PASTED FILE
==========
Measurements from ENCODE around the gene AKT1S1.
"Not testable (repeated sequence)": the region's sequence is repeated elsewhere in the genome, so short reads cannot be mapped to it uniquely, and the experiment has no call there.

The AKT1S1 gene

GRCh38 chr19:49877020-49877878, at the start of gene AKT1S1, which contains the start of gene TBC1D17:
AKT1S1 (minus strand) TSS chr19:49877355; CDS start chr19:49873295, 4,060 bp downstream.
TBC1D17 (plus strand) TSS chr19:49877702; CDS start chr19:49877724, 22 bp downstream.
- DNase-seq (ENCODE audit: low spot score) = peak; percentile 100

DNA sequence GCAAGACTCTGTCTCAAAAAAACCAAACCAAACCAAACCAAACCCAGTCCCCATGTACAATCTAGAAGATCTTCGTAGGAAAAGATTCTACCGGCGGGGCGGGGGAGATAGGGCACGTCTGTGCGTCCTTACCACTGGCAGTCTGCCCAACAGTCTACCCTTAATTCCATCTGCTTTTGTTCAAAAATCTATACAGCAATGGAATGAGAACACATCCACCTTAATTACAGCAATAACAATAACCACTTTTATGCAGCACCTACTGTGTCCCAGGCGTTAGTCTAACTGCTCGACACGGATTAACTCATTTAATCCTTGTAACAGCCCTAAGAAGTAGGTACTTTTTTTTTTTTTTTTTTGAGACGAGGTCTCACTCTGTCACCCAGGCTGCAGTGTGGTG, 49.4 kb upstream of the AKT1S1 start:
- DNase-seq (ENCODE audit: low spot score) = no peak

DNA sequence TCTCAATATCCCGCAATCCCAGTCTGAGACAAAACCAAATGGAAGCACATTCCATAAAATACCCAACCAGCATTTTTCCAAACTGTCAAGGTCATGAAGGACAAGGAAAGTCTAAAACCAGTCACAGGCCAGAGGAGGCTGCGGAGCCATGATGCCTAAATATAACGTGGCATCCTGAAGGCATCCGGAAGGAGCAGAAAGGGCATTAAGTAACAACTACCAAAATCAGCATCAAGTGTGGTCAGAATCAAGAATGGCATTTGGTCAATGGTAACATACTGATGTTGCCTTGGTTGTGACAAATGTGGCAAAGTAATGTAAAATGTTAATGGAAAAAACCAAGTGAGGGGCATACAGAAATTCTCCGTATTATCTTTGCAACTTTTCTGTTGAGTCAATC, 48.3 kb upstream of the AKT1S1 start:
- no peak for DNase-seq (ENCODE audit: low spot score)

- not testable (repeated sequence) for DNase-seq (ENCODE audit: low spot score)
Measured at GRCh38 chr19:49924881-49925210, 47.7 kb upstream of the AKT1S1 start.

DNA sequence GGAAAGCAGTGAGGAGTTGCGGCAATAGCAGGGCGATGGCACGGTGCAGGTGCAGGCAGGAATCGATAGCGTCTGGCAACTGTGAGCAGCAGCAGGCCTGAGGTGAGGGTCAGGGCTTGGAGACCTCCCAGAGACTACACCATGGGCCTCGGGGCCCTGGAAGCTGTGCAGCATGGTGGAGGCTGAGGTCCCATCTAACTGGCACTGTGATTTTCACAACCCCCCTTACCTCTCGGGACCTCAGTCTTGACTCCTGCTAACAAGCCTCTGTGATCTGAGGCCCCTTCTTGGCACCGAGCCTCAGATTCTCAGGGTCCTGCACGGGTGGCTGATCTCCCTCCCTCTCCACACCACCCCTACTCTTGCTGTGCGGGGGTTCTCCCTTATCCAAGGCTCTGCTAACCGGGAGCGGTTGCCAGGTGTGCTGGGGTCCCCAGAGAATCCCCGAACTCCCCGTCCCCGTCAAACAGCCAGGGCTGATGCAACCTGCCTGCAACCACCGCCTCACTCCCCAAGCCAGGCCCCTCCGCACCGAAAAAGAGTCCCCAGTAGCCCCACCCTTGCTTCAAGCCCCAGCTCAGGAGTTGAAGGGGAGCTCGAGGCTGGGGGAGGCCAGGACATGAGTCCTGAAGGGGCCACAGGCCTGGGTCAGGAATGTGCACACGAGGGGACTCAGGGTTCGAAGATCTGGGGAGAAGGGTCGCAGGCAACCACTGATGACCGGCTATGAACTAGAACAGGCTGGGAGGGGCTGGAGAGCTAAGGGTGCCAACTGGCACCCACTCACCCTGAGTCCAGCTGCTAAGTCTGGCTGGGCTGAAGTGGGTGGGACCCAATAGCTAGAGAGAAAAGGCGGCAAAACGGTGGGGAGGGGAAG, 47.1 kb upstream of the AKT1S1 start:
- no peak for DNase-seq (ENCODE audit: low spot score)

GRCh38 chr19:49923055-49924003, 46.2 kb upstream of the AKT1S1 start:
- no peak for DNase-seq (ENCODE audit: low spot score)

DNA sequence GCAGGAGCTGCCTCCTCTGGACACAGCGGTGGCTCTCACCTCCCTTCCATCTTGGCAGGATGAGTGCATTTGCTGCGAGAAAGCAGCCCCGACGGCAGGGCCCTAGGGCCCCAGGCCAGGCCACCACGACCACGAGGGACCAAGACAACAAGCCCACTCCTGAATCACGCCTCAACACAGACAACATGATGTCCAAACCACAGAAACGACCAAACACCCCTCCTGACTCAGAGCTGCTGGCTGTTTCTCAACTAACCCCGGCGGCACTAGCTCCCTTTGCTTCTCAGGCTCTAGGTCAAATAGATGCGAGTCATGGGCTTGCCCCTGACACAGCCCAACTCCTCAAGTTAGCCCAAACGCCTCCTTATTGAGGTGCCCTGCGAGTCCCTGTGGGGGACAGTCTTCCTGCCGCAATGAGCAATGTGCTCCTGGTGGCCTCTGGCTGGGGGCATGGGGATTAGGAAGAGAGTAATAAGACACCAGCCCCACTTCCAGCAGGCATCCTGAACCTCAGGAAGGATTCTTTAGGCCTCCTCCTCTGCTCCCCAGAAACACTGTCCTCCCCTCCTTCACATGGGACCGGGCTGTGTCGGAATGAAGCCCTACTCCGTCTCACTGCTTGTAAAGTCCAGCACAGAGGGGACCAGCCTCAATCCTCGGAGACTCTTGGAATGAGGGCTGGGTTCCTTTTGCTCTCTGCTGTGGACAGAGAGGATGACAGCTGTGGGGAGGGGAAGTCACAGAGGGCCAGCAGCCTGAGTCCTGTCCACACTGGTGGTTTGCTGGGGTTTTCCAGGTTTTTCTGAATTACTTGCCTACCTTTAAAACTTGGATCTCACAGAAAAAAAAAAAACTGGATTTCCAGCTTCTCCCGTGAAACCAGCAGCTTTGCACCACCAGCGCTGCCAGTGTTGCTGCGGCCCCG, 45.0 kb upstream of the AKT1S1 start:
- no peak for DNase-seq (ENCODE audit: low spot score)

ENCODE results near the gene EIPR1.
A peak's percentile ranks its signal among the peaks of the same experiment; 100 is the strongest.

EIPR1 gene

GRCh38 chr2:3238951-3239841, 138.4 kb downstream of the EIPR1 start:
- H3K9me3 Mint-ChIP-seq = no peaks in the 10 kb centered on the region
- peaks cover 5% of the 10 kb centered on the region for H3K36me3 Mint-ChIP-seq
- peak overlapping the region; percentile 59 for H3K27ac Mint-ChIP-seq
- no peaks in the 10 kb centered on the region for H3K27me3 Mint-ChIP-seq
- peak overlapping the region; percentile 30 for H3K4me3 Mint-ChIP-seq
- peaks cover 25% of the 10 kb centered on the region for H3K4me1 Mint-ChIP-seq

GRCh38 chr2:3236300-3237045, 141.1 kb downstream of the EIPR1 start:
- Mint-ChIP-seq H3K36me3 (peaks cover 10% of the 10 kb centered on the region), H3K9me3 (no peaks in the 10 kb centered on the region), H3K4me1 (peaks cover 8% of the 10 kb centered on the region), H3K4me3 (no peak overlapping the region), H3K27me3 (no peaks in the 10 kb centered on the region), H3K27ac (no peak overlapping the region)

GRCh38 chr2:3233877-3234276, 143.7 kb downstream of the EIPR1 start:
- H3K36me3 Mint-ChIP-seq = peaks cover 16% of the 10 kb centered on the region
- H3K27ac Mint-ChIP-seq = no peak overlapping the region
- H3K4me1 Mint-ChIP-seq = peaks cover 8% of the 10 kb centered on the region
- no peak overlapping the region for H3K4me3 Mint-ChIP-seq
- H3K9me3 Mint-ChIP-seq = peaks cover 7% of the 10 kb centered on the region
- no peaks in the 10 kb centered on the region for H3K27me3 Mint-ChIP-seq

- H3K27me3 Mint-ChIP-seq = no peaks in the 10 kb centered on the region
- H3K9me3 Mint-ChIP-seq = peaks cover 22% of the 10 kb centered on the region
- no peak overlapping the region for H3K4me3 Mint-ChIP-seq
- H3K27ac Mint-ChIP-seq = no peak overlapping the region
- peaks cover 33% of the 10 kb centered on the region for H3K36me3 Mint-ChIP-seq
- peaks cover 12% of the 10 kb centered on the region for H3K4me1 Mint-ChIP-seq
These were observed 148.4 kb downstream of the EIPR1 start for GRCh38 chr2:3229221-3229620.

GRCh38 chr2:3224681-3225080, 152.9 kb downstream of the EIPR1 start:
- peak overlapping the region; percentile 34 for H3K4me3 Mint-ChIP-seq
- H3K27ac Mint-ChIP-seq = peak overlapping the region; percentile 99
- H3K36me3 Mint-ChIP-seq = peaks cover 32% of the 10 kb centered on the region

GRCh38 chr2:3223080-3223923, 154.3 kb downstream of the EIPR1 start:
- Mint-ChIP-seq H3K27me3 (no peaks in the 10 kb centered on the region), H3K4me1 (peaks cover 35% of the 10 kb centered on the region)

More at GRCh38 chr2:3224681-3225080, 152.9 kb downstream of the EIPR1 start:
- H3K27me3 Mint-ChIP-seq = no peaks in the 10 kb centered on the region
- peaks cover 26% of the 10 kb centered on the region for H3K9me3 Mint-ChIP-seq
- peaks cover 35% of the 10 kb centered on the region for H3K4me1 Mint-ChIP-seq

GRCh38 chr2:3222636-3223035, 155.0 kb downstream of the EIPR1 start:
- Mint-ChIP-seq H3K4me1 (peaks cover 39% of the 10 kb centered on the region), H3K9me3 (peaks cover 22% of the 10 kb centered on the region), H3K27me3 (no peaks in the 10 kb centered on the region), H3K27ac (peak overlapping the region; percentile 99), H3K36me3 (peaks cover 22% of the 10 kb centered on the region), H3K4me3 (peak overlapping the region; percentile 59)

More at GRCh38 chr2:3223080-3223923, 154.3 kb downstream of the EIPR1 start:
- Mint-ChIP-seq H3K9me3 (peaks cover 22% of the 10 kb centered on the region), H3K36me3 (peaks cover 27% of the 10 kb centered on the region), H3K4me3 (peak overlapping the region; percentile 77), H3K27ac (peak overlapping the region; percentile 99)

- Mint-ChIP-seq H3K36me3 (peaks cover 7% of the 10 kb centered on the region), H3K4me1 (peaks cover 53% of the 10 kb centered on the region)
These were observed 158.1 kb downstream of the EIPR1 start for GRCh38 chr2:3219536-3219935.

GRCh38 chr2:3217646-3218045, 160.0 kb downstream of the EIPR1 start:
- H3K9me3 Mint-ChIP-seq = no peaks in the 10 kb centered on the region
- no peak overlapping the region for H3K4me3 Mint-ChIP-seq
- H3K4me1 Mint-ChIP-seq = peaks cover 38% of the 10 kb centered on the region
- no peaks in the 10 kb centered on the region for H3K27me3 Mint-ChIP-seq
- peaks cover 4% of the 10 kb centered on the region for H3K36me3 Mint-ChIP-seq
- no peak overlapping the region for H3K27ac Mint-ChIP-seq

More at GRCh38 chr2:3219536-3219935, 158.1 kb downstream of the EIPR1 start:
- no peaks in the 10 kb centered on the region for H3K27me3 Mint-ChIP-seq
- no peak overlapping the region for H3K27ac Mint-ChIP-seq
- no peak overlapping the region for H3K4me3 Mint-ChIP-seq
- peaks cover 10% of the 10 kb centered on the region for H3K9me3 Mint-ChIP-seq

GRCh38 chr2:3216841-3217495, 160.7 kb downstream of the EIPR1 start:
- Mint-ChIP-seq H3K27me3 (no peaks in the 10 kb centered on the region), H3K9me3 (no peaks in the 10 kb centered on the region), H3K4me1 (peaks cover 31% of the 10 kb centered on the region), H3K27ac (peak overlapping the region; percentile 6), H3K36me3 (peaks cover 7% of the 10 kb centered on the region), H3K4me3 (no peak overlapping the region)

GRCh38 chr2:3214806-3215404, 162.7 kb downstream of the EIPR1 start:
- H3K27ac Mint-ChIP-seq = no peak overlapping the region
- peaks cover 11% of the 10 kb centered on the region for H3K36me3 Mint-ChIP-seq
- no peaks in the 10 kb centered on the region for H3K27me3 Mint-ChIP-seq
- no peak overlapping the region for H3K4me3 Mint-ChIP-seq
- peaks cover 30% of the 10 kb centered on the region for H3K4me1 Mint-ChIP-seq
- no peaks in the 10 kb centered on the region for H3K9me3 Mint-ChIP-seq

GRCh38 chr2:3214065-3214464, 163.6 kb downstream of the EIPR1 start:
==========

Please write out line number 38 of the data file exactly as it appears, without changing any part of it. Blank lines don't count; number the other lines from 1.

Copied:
- no peaks in the 10 kb centered on the region for H3K27me3 Mint-ChIP-seq